When the pile for the fire and stake to which he would be fastened was set, they started to nail his hands to the stake. Reportedly he said, “Leave me as I am; for He that gives me strength to endure the fire, will also enable me, without your securing me by nails, to remain without moving in the pile” (ibid., 13). He then is said to have offered the following prayer:

O Lord God Almighty, the Father of your beloved and blessed Son Jesus Christ, by whom we have received the knowledge of You, the God of angels and powers, and of every creature, and of the whole race of the righteous who live before you, I give You thanks that You have counted me, worthy of this day and this hour, that I should have a part in the number of Your martyrs, in the cup of your Christ, to the resurrection of eternal life, both of soul and body, through the incorruption [imparted] by the Holy Ghost. Among whom may I be accepted this day before You as a fat and acceptable sacrifice, according as You, the ever-truthful God, have foreordained, have revealed beforehand to me, and now have fulfilled. Wherefore also I praise You for all things, I bless You, I glorify You, along with the everlasting and heavenly Jesus Christ, Your beloved Son, with whom, to You, and the Holy Ghost, be glory both now and to all coming ages. Amen (ibid., 14).

In the hope of eternal life in Christ, Polycarp bravely yielded to being burned at the stake, dying by the thrust of a dagger. Hope in Christ carried him through this ultimate test of his faith (Sources: The Martyrdom of Polycarp; Irenaeus, Against Heresies; Eusebius, Ecclesiastical History).

Jesus promised His disciples, “you will be hated by all for My name’s sake. But he who endures to the end will be saved” (Matt, 10:22, NKJV). As Polycarp confessed to the proconsul, Jesus had warned, “And do not fear those who kill the body but cannot kill the soul. But rather fear Him who is able to destroy both soul and body in hell” (Matt. 10:28). Christians near the end of the first century were told, “Do not fear any of those things which you are about to suffer. Indeed, the devil is about to throw some of you into prison, that you may be tested, and you will have tribulation ten days. Be faithful until death, and I will give you the crown of life” (Rev. 2:10).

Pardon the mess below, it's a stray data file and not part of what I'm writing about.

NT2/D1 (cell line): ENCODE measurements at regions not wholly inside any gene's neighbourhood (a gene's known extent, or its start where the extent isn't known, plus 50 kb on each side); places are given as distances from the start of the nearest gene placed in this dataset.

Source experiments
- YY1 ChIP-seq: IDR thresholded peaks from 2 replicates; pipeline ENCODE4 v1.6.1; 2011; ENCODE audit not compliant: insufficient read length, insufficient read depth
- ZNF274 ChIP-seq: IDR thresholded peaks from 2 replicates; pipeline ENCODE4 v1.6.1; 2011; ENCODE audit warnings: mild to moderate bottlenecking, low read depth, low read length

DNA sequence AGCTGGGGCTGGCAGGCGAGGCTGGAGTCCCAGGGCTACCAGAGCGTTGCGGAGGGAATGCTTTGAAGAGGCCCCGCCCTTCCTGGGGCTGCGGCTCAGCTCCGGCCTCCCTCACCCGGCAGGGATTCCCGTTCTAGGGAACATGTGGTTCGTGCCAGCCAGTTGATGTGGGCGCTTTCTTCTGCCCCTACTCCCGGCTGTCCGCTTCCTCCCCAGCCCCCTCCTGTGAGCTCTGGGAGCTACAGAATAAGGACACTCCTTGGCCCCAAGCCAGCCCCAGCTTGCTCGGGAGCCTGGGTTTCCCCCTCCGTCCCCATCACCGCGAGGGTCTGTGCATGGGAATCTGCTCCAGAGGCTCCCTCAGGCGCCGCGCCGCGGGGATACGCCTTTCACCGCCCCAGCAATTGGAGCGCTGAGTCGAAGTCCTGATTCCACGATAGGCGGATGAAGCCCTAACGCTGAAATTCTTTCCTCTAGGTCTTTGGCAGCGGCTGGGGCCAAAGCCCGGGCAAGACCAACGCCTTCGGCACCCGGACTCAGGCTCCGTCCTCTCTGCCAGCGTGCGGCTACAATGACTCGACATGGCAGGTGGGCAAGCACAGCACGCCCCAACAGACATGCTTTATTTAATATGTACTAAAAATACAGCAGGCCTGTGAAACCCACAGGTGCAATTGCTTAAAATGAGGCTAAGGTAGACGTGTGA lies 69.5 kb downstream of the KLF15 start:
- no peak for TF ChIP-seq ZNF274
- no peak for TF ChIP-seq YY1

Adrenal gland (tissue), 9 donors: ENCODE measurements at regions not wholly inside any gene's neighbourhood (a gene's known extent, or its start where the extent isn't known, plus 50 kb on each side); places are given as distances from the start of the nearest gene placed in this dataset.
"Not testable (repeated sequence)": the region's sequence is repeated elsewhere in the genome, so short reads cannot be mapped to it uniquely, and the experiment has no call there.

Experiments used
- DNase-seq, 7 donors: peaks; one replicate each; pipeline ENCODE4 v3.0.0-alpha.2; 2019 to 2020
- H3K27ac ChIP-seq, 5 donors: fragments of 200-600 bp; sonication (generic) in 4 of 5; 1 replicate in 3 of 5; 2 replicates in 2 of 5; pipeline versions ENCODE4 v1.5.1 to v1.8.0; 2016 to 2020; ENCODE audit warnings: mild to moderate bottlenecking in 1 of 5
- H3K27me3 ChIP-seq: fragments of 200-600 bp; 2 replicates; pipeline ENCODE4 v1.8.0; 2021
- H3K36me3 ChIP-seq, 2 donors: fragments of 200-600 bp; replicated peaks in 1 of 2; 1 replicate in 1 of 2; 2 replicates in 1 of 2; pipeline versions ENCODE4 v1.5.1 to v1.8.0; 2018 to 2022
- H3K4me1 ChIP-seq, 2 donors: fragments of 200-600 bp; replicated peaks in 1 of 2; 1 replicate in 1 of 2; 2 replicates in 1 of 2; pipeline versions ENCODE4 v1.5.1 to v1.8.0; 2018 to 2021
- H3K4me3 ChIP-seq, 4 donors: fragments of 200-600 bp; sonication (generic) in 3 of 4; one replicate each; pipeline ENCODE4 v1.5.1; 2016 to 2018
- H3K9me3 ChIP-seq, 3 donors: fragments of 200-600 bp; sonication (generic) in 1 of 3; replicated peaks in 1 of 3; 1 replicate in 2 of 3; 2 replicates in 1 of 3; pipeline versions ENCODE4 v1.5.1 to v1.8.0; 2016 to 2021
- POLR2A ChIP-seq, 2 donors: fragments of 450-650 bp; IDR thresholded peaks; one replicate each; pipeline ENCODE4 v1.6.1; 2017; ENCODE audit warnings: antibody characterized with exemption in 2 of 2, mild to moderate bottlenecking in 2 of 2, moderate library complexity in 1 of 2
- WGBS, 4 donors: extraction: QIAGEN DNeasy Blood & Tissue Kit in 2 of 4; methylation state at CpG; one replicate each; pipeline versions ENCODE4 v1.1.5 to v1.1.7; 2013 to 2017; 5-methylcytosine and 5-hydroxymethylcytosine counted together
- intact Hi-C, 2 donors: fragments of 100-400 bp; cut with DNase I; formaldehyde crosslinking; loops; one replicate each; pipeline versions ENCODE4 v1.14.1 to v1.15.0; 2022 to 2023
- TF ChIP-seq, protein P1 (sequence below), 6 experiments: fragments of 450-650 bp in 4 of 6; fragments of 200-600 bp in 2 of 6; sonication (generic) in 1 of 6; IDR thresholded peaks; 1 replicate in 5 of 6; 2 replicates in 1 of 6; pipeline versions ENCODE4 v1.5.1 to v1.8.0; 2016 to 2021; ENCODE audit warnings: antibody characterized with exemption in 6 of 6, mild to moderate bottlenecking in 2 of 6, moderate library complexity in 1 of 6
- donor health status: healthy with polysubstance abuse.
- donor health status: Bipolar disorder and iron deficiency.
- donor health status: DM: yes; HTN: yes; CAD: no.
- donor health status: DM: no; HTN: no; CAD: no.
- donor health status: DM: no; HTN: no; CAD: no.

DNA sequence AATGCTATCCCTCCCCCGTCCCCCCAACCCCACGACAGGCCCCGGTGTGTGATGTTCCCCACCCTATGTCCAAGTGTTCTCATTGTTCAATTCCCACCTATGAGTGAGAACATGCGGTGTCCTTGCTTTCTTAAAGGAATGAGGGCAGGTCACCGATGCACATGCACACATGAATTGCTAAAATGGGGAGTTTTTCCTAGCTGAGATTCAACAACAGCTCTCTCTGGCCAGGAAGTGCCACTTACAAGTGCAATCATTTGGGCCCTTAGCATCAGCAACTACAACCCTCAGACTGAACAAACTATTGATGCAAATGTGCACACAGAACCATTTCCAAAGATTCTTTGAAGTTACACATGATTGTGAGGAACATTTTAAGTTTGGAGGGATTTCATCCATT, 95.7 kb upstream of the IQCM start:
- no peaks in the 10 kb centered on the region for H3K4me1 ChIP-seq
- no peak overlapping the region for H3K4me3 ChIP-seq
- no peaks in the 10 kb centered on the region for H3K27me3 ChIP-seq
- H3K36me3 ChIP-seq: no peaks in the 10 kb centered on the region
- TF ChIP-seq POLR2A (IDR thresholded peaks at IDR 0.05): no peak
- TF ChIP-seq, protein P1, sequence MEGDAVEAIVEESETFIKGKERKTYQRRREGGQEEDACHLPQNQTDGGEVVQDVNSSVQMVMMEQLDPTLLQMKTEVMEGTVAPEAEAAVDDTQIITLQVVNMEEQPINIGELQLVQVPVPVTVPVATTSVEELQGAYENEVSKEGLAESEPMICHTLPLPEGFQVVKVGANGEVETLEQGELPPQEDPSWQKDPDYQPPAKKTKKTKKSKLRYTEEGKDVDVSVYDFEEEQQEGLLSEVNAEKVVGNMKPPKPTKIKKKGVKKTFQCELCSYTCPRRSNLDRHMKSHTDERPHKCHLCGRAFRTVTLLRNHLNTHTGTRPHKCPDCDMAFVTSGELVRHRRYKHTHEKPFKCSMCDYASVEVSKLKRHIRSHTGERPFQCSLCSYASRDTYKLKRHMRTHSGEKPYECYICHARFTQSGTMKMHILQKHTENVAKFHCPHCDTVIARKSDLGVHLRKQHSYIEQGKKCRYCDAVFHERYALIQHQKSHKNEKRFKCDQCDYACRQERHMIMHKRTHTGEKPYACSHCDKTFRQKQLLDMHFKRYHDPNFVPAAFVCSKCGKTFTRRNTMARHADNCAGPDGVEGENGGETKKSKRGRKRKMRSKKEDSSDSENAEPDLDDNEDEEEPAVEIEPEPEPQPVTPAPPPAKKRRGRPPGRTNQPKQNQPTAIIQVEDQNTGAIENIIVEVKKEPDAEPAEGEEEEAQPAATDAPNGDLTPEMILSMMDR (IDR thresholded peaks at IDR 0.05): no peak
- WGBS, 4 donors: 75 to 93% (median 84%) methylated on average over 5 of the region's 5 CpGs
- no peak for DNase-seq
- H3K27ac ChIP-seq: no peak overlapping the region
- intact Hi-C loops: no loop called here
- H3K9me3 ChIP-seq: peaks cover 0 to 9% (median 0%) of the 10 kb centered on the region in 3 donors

We are fortunate to live in a time and place when the threat of death for being a Christian is something far removed from our experience. However, as we are coming into a time when Christians are increasingly demonized, slandered, and mocked we would do well to remember that it has not always been this so safe to be a Christian. The time may come when we too, like men and women in the second century faced death for the charge of being a Christian. Is so, would be found guilty? If so, would we have the faith and courage to endure death for our faith? Peter wrote:

But let none of you suffer as a murderer, a thief, an evildoer, or as a busybody in other people’s matters. Yet if anyone suffers as a Christian, let him not be ashamed, but let him glorify God in this matter (1 Pet. 4:15-16).